0. 1/28/2012 – Art Attack Call for Submissions, by Riese
1. 2/1/2012 – Art Attack Gallery: 100 Queer Woman Artists In Your Face, by The Team
2. 2/3/2012 – Judy Chicago, by Lindsay
3. 2/7/2012 – Gran Fury, by Rachel
4. 2/7/2012 – Diane Arbus, by MJ
5. 2/8/2012 – Laurel Nakadate, by Lemon
6. 2/9/2012 – 10 Websites For Looking At Pictures All Day, by Riese
7. 2/10/2012 – LTTR, by Jessica G.
8. 2/13/2012 – Hide/Seek, by Danielle
9. 2/15/2012 – Spotlight: Simone Meltesen, by Laneia
10. 2/15/2012 – Ivana, by Crystal
11. 2/15/2012 – Gluck, by Jennifer Thompson
12. 2/16/2012 – Jean-Michel Basquiat, by Gabrielle
13. 2/20/2012 – Yoko Ono, by Carmen
14. 2/20/2012 – Zanele Muholi, by Jamie
15. 2/20/2012 – The Malaya Project, by Whitney
16. 2/21/2012 – Feminist Fan Tees, by Ani Iti
17. 2/22/2012 – 12 Great Movies About Art, by Riese
18. 2/22/2012 – Kara Walker, by Liz
19. 2/22/2012 – Dese’Rae L. Stage, by Laneia
20. 2/22/2012 – Maya Deren, by Celia David
“I think that my films, putting as much stress as they do upon the constant metamorphosis, one image is always becoming another, that is, it is what is happening that’s important in my films, not what is at any one moment. This is a woman’s time sense, and I think it happens more in my films than in almost anyone else’s.” –Maya Deren
It was Februrary 2009 and I was at the Tate Modern in London, attempting to make the most of my study abroad semester for as little money as possible (museums in London are free!). I was coming up on my second hour of Appreciating Art, and I was beginning to suffer from museum fatigue. All of the paintings were starting to blend together into one sort of pulpy Dalí landscape, and the florescent overhead bulbs were starting to buzz some kind of coded message into each of my brain cells. It was time to take a break.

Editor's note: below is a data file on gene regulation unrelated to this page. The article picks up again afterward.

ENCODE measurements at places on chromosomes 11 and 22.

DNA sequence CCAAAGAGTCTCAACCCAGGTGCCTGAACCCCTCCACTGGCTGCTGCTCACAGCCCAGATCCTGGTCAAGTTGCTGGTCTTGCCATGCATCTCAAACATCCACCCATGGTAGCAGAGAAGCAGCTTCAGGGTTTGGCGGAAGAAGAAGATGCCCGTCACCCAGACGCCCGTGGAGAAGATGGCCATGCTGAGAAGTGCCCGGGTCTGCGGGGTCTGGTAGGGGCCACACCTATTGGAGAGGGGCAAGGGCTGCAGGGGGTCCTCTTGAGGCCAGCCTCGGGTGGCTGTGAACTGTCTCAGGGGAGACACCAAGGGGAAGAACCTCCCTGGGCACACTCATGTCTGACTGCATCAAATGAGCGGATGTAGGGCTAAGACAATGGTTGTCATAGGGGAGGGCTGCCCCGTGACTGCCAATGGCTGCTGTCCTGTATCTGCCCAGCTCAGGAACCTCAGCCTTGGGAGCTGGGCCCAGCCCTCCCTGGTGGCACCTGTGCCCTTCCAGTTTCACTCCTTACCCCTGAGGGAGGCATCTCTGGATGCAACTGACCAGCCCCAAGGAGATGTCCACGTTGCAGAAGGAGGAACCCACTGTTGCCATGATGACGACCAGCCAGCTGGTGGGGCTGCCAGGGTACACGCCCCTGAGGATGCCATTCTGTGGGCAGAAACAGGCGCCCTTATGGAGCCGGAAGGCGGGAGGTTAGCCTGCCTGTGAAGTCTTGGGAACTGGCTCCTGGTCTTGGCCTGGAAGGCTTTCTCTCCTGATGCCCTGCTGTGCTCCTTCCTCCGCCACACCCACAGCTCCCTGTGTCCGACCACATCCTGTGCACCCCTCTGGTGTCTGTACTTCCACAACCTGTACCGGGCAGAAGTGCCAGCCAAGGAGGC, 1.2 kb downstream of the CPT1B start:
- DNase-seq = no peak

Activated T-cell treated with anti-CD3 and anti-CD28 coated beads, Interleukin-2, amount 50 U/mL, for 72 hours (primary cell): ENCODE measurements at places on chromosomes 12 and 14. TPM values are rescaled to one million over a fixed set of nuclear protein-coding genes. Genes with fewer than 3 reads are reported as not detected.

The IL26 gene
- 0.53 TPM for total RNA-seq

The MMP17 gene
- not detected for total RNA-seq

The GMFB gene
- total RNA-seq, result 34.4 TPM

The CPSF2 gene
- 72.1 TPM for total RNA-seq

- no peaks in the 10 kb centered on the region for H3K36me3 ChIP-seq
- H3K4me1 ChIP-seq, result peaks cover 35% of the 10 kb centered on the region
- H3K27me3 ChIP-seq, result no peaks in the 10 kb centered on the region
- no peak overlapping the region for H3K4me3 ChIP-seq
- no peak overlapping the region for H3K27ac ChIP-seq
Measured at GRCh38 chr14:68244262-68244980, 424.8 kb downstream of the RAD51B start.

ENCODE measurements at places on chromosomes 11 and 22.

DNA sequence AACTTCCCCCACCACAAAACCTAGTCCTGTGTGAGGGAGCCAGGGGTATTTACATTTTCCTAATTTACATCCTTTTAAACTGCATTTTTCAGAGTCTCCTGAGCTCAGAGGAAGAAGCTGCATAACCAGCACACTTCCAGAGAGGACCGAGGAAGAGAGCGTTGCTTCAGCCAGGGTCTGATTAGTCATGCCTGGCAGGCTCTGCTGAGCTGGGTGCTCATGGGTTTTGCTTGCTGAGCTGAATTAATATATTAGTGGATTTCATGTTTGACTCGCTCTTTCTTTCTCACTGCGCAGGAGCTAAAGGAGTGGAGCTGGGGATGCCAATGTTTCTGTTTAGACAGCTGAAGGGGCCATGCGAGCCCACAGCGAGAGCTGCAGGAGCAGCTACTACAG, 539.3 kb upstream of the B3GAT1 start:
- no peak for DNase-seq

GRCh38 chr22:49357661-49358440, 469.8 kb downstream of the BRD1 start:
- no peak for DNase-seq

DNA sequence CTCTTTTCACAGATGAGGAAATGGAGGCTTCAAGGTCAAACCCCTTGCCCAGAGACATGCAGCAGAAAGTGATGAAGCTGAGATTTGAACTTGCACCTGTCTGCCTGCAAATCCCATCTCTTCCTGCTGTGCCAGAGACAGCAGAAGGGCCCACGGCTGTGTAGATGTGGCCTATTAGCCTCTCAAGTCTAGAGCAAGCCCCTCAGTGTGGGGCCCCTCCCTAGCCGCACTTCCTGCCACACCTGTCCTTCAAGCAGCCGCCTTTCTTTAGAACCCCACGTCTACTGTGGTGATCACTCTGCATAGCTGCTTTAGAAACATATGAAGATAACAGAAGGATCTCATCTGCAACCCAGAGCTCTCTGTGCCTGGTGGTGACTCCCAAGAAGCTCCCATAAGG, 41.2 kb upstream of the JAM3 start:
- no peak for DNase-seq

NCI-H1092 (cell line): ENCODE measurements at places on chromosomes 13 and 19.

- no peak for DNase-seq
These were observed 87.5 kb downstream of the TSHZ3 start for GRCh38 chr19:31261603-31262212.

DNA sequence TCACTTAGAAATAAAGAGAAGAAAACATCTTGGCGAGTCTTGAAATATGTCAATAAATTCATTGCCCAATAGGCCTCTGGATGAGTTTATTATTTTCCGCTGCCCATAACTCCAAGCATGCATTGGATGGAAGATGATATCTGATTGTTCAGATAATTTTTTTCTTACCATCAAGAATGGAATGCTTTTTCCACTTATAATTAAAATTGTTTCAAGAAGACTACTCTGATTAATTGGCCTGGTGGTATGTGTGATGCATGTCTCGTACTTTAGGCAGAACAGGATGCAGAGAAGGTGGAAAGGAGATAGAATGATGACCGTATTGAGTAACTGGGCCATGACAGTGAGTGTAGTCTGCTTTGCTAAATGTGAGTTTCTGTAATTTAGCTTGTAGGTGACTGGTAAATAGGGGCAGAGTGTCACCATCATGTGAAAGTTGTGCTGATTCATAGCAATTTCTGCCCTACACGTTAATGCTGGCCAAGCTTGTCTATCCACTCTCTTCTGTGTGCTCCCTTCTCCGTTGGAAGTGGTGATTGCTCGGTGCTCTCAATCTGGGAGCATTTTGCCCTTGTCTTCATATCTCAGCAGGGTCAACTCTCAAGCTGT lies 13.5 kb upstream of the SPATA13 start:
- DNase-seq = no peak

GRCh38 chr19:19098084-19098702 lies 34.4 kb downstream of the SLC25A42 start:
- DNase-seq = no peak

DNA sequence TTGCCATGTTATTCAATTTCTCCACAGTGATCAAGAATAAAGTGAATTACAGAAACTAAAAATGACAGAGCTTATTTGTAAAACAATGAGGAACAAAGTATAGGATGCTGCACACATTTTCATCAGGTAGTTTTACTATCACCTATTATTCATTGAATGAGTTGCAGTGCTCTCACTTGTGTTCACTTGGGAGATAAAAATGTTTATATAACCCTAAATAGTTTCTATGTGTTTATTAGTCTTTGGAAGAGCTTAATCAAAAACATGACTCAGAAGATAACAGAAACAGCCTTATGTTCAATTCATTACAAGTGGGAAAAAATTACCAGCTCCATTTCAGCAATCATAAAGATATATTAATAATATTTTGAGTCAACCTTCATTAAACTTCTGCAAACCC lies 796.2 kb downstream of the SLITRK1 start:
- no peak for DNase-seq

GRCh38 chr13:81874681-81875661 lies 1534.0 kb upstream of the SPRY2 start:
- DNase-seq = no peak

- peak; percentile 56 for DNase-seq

I stumbled through a swaying Dada gallery, and there it was: an open doorway emitting some sort of pulsating light. A video screening room. “I hope the benches have backs,” I thought.
The benches didn’t have backs. They were also all completely occupied. I slumped down to the floor and groggily peered up to where a black and white movie was being projected over the sea of people. On the screen, a woman with a dark mass of curly hair appeared at the window. She peered through the glass while another woman, down below on the sidewalk, chased after a hooded figure. As she turned up some steps a face was revealed, and we saw that the woman at the window was mired in some sort of repetitive lucid daydream.
The movie I had stumbled upon was Maya Deren’s first and most famous film, Meshes of the Afternoon (Now, it’s still my favorite film of hers). It’s an experimental piece of surrealist art, playing with time and sense of self. It stars Deren, who seems to have fallen into a sort of paranoid midday dream, where objects appear and reappear and disappear, and time elapses into a circular nightmare where she continuously stumbles on new (or perhaps old) versions of herself.